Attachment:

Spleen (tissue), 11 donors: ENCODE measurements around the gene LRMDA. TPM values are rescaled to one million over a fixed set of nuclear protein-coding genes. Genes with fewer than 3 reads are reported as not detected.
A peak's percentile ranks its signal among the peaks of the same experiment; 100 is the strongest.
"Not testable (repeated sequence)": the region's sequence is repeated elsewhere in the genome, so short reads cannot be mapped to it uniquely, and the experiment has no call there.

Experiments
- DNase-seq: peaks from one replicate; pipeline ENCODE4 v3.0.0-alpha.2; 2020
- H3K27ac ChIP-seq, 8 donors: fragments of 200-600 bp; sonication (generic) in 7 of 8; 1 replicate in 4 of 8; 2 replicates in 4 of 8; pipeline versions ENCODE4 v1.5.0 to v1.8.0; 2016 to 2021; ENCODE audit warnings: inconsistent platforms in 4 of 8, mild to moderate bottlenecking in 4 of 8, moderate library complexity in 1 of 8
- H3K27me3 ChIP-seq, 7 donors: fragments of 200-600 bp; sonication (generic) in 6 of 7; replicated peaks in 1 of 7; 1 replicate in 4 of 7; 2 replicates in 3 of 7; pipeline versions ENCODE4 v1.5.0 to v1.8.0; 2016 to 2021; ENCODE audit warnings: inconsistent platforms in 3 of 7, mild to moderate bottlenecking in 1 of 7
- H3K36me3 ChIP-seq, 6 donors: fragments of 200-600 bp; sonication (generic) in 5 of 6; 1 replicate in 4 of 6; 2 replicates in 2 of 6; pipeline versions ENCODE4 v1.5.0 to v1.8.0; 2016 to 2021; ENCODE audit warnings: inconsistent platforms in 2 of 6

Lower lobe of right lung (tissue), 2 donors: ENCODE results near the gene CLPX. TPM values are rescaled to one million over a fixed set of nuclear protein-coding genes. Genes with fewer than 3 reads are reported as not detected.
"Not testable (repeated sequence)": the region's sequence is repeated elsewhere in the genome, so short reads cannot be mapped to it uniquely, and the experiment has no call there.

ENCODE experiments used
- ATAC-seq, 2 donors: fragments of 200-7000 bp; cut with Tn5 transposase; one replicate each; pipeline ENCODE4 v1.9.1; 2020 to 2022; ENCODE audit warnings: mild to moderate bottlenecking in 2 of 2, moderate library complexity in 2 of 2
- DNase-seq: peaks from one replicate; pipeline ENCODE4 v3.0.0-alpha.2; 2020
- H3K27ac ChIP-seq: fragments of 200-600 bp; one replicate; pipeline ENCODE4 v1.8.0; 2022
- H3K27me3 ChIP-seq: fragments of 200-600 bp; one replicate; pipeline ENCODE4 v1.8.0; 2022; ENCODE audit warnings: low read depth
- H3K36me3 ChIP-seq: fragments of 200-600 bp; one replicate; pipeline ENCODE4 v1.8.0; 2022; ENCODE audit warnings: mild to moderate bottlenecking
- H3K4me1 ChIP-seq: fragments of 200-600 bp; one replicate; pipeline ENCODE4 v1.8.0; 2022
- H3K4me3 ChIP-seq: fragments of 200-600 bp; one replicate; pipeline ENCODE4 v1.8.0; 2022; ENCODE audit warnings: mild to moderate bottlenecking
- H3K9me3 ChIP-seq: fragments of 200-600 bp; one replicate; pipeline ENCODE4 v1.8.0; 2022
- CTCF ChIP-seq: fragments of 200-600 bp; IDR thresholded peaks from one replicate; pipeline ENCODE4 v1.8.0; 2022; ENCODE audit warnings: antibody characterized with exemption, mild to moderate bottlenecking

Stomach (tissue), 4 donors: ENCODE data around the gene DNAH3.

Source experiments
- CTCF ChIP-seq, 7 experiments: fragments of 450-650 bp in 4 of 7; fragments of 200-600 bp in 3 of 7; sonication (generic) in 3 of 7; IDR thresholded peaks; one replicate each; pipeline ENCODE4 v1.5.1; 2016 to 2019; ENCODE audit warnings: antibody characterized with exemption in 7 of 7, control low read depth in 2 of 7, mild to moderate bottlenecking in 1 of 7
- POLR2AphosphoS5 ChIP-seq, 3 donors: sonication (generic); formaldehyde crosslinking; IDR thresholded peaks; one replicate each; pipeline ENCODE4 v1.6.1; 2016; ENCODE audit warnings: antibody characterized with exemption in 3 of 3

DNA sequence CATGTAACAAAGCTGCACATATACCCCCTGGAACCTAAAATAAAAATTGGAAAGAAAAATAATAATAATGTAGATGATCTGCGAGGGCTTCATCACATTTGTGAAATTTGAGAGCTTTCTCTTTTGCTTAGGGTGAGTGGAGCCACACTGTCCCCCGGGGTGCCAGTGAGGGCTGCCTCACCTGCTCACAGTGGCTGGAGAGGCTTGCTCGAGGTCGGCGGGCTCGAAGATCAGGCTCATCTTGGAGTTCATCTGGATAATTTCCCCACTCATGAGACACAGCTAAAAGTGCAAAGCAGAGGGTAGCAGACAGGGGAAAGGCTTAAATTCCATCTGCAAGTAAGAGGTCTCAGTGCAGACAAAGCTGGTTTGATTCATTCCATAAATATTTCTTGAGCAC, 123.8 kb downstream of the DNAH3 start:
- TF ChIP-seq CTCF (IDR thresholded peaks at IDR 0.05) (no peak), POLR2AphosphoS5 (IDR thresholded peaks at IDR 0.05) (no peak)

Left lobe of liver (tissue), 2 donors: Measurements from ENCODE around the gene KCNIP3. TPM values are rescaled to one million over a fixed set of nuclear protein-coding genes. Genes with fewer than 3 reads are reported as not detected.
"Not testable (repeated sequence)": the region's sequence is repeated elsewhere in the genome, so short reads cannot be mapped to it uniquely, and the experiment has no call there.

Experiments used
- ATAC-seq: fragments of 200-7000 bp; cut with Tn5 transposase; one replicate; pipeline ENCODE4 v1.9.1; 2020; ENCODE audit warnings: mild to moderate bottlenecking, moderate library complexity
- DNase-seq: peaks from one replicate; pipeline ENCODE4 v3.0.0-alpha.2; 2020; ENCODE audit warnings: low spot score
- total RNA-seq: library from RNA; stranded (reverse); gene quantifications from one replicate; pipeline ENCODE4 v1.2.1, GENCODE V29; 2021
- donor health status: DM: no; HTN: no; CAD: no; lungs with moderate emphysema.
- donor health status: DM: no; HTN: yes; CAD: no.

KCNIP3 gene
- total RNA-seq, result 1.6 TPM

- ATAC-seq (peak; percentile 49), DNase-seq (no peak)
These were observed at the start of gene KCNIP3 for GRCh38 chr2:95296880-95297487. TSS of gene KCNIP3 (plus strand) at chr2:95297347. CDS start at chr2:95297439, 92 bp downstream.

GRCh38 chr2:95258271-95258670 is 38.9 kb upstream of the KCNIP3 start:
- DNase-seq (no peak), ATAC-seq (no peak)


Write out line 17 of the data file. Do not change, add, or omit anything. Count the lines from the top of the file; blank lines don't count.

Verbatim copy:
- H3K4me1 ChIP-seq: fragments of 200-600 bp; one replicate; pipeline ENCODE4 v1.8.0; 2022